Solved! What Is a SEER Rating?
If you’re in the market for a new air conditioning unit, get the 411 on these important numbers and how they should factor into the unit you purchase.
Q: My 15-year-old air conditioning unit finally gave up, so I’m in the process of shopping for a new one. I’ve heard that SEER ratings are an important consideration when choosing a new model, but the numbers are confusing. What is SEER rating anyway, and how can it help me get the best air conditioner for my money?
A: An air conditioner is a big-ticket item, so you’re doing the smart thing by finding out all you can before you write that check. The Seasonal Energy Efficiency Ratio (SEER) relates to how much energy—and money—an AC unit will use over the course of 1 year. The United States Department of Energy (DOE) requires all new air conditioning units to meet minimum efficiency identified by these SEER ratings. And you’ll find many options that go above and beyond those minimums, as manufacturers have made significant advancements in technology and efficiency since your old AC unit was produced.
In short, the SEER rating “lets homeowners compare one system to the next and understand which is more efficient,” says Tim Brizendine, Director of Product Management at Lennox.
To get a better understanding of SEER definition ratings and why they matter, keep reading; we’ll explain what the numbers mean and how you can make use of that information when choosing your new air conditioning unit.
The higher the SEER, the more efficient the unit—and the more you’ll save on utility bills.
“As the number increases, we get a higher efficiency system, which means lower utility bills for the homeowner,” Brizendine explains.
What does SEER mean in practical terms? How much you’ll actually save on your utility bills depends on the size (and insulation factor) of your house, how much you pay per kilowatt hour for electricity, the SEER rating of the unit, and what it’s currently costing you to cool your home.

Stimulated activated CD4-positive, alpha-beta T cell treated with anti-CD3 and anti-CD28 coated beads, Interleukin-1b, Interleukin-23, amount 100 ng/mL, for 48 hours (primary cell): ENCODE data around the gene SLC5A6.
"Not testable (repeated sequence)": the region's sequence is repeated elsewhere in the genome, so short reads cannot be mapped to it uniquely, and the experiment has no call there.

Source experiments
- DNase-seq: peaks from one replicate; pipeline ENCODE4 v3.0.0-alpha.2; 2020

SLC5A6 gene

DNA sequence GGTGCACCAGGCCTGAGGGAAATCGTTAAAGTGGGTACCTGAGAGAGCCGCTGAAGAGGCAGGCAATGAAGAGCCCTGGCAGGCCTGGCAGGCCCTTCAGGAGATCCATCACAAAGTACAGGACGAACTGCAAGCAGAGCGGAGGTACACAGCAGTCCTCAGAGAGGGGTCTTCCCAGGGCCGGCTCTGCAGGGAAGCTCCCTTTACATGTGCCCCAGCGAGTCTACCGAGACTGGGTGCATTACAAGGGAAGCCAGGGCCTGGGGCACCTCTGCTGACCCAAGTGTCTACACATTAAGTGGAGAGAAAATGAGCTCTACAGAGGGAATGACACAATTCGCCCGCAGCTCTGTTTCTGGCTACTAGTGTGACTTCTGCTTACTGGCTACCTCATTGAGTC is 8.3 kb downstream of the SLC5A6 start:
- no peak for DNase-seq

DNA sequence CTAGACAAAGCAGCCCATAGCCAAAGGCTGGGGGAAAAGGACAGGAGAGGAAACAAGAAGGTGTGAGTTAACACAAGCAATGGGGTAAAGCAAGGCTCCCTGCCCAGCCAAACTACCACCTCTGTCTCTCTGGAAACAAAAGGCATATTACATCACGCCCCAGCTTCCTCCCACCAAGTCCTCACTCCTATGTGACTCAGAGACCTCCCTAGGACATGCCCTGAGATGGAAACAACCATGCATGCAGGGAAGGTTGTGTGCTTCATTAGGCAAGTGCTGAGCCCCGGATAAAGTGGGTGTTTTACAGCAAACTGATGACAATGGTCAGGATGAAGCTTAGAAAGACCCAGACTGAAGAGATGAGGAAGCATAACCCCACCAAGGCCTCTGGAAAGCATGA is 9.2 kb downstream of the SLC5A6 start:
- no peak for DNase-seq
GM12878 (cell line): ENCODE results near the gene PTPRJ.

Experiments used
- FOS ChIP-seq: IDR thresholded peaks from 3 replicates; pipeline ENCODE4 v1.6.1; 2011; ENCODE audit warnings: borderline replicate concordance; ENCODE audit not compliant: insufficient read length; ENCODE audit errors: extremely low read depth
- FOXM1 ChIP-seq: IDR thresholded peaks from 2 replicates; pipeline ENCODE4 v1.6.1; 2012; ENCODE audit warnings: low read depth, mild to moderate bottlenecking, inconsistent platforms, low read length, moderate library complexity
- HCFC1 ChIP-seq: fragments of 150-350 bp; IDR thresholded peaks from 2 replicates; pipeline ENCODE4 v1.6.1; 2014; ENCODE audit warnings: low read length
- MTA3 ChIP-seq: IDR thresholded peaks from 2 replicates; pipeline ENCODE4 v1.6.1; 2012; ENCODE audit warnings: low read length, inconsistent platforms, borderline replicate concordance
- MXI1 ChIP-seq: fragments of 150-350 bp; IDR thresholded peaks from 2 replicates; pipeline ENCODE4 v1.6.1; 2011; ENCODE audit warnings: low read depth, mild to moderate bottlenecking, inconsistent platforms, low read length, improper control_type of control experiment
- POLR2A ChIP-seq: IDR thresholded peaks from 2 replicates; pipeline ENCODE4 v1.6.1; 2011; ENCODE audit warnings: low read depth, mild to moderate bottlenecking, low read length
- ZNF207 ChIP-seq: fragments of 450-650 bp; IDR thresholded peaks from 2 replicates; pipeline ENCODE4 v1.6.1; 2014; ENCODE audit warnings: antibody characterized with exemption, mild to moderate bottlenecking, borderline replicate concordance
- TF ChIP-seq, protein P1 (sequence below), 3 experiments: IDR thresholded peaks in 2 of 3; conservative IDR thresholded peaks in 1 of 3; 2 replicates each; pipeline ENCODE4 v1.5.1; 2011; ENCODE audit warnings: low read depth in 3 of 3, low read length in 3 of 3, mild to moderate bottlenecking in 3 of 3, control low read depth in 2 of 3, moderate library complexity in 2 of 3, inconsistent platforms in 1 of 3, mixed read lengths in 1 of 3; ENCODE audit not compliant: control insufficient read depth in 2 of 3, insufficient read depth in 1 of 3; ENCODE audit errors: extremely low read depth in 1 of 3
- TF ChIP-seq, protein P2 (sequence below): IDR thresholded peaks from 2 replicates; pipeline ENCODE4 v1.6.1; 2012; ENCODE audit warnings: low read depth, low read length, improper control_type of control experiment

You can estimate the savings a new appliance with an improved SEER rating would bring you using one of many online SEER rating calculators, or you can download a spreadsheet calculator from Energy.gov.
Air conditioners on the market today range from 13 to 25 SEER.
The rating itself is determined through calculations of a unit’s average performance—the amount of cooling an AC system puts out per the units of energy it uses to do so—but it’s a pretty simple concept. The less energy used, the higher the SEER rating.
You can use SEER ratings to roughly estimate annual cooling costs. Multiply the cooling capacity (BTUs) at 95 degrees Fahrenheit by the current electrical multiplier (.132) and divide that by the SEER rating of your unit. That will tell you your cost of operation.
The average central AC unit sold today has a SEER rating between 15 and 18.
In 2006, the DOE began requiring all newly installed central AC units to have a minimum SEER rating of 13. Units manufactured in previous years were often energy hogs—many with AC SEER ratings as low as 6. Higher-efficiency models are available that come with numbers in the mid-20s.
Choosing a 17 SEER unit over a 15 SEER unit could add $1,500 to $2,500 to the purchase price.
High efficiency comes at a price. “Higher technology—and higher-performing equipment—offers better temperature control and better comfort level,” Brizendine says, but the advanced technology that goes into producing AC units with higher SEER ratings also increases their cost.